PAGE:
Spotlight on Dr. Kevin Horn

jatrial

The Jodi Arias Trial    On The Horn of a Dilemma

 

Fact based reporting

By Amanda Chen with Rob Roman

horn 3 images (9) 

 attack new

At the trial, Jodi Arias said something very true about Dr. Horn and the prosecution. She said “I disagree with the order of injuries”.

 The diagram above is how Jodi explained the gunshot. A not incapacitating shot stunned Travis, and he fell to the bathroom floor, before going to the sink. This diagram is not scientific. The shot (red line) would have to come from above Travis’ head and to his right on a roughly 45 degree downward angle.

This theory fits the forensic evidence. Jodi Arias may have gone to his aid, when the deadly struggle resumed. Dr. Horn made the jury and all of us certain that this could not be so. So we should take a look at the very important testimony of Dr. Kevin Horn.

There are many ways a prosecutor can win a case. There is hard work, attention to detail, experience, excellent direct and cross-examination of witnesses, and preparation. There is also a fierce devotion to the job of bringing a dangerous criminal to justice. Finally you will need a good grasp of the evidence, and know how to explain and persuade a jury that your evidence is sound.  

Detective Flores was very convinced before the trial that the gunshot was first. He told the 48 hours interviewer three times that this was so. Was this because he trusted what Jodi Arias told him? I don’t think so. Detective Flores said that he is not a medical doctor and he cannot determine the order of injuries. He must rely on the medical examiner to be so confident that the gunshot was first or last.

Why does it matter? If the gunshot was last, this means many things that Jodi Arias said on the stand about June 4th, 2008 must be lies. It means that the attack on Travis Alexander began with a knife. After so many knife wounds and slitting the throat of her victim, Jodi then shot Travis in the head in cold blood, just to be sure he was dead or maybe to create the illusion of two attackers. Here, there is no possibility of self-defense. 

 Pretend that it was proven that the gunshot was first. What does this mean? Here, there are two possibilities. Jodi shot Travis while he was sitting in the shower. The shot did not incapacitate or kill him and he was still moving about in pain. Jodi could not call the police or get help, because it looks very bad for her. So she gets a knife and “finishes him off”.

The other possibility is that Jodi was telling the truth. She shot him in self-defense and he continued to come at her, so she got hold of a knife and fought back. Then in a highly charged state fueled by adrenaline, she went too far. Her memory was impaired in some way.

If even one juror could believe this possibility, this jury could “hang”. If more jurors see the possibility, Jodi might not be found guilty of 1st degree murder. This is not a good position for the prosecution. Jodi Arias already tried to plead guilty to 2nd degree murder. Every member of the jury must be convinced that the gunshot was last for the prosecution to be certain of winning this case.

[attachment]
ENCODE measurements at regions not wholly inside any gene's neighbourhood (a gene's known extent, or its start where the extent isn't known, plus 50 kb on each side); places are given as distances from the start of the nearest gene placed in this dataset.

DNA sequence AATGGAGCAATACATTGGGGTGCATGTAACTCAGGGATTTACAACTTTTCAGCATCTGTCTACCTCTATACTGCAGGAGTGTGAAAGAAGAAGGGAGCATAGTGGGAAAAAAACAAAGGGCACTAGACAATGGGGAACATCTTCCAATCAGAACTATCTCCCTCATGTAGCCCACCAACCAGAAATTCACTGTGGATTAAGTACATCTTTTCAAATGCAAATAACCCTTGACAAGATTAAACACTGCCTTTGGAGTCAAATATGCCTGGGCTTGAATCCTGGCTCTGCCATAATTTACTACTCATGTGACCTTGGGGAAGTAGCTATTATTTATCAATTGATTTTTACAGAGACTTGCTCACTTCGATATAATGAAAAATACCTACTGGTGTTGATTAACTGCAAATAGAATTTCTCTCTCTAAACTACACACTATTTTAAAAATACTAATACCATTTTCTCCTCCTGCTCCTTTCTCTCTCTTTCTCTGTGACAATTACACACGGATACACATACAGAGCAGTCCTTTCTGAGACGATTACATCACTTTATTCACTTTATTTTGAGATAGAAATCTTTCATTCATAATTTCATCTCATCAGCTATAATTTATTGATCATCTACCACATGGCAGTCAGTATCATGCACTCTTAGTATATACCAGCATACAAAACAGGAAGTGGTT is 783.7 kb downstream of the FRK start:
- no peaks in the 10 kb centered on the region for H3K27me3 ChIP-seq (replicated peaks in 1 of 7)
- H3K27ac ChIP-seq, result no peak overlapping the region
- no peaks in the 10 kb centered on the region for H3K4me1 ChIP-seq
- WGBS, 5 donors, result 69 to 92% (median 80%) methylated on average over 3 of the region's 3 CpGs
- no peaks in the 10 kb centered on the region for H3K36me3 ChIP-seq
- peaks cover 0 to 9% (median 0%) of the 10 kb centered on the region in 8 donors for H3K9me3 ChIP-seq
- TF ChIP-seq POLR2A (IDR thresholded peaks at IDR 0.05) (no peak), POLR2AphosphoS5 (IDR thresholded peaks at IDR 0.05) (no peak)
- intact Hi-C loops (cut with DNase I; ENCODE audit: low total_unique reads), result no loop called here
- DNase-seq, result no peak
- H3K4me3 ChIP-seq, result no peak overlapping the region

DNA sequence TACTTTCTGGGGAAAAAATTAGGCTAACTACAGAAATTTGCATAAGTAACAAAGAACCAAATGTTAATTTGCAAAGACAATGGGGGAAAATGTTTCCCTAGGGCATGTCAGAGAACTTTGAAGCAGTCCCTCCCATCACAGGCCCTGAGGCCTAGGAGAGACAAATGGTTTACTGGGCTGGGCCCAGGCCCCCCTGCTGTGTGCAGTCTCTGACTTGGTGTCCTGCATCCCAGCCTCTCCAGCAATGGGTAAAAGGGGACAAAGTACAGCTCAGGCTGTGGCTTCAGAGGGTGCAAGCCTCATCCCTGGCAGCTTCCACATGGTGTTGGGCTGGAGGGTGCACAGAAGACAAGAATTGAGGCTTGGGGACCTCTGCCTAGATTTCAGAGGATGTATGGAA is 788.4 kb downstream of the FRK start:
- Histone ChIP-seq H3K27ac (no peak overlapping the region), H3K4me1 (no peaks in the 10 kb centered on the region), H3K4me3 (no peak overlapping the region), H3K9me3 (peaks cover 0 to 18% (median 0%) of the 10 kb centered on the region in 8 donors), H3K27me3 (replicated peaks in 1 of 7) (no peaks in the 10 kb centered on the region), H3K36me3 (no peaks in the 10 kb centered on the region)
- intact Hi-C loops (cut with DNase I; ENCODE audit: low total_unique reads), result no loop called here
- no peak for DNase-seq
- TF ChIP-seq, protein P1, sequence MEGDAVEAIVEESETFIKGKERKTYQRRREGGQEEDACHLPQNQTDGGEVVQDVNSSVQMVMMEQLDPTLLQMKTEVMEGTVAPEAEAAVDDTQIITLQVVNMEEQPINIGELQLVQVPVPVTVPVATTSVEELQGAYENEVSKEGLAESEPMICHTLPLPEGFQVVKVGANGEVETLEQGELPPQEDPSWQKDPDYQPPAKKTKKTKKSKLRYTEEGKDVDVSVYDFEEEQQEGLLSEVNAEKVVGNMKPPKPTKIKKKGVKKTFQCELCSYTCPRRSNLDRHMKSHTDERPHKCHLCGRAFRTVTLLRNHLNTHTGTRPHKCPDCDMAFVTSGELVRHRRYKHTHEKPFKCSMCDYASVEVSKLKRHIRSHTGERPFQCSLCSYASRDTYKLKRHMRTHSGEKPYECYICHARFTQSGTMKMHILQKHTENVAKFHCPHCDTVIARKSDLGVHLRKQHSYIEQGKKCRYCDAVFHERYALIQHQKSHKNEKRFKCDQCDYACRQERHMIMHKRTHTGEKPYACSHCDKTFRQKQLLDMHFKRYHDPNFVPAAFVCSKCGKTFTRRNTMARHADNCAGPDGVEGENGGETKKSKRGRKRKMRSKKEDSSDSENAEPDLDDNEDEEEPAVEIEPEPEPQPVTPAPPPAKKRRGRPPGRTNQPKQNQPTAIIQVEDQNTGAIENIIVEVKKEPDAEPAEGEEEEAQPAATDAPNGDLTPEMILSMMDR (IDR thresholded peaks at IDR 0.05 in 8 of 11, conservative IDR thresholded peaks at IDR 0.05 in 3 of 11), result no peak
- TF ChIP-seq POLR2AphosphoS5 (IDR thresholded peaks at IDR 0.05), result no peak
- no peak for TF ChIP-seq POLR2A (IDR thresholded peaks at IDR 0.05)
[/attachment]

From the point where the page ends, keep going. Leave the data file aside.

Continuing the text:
horn 7Then we are introduced to Doctor Kevin Horn. Dr. Horn proved convincingly that the gunshot was last. During his testimony, the prosecutor asked over and over about this point. Dr. Horn testified three times during the trial, and each time he gave more testimony about the gunshot and the order of injuries.

A medical examiner is a trusted public servant, a scientist, and something of a detective. They are experts in their field and we can be sure what they say is true, right?

 If you saw the trial of George Zimmerman, you will remember Dr. Shipping Bao testifying for the prosecution. First he said Trayvon Martin could only live 3 minutes after being shot. Then he said Martin could live 10 minutes. He thought Martin could have been shot from .4 inches away or maybe from 4 feet away.Bao said Trayvon would be immediately incapacitated. Later, he said Martin could have walked 20 feet. He said that many things were “not my job”.  He read from notes that no one ever saw before. He admitted to improper procedures before, during and after the autopsy.

http://www.talkleft.com/story/2013/7/5/145044/7130/crimenews/Zimmerman-Medical-Examiner- Changes-Opinions

http://www.heavy.com/news/2013/07/medical-examiner-testifies-in-zimmerman-murder-trial/

 Why do I bring up Dr. Bao? It took Dr. Vincent DiMaio, a renowned medical examiner and gunshot expert, to discredit Bao’s testimony. It seems that many times, lower level workers and assistants do a lot of the work, and a supervisor signs off.

 Dr. Bao said something very interesting. ‘My opinion is mine, it belongs to me. I can change any time, my right to change.’ But a change in opinion in a capitol murder case can mean the difference between life and death.

There’s always plenty of other evidence and witnesses in a case. Can the testimony of a medical examiner be so critical to a case? Can a small change in the medical examiner’s report or opinion change the outcome of a trial? Let’s look at some recent cases:

 “Dallas, Texas — A jury found appellant, Victor Hugo Quinonez-Saa, guilty of murder and assessed punishment at 75-years confinement and a fine of $10,000.

In his first point of error, appellant asserts that the admission into evidence of autopsy photographs was reversible error because the medical examiner who testified had not performed the autopsy or viewed the body of the deceased. The autopsy had been conducted on the deceased by Dr. Auerlio Espinola, an assistant medical examiner.”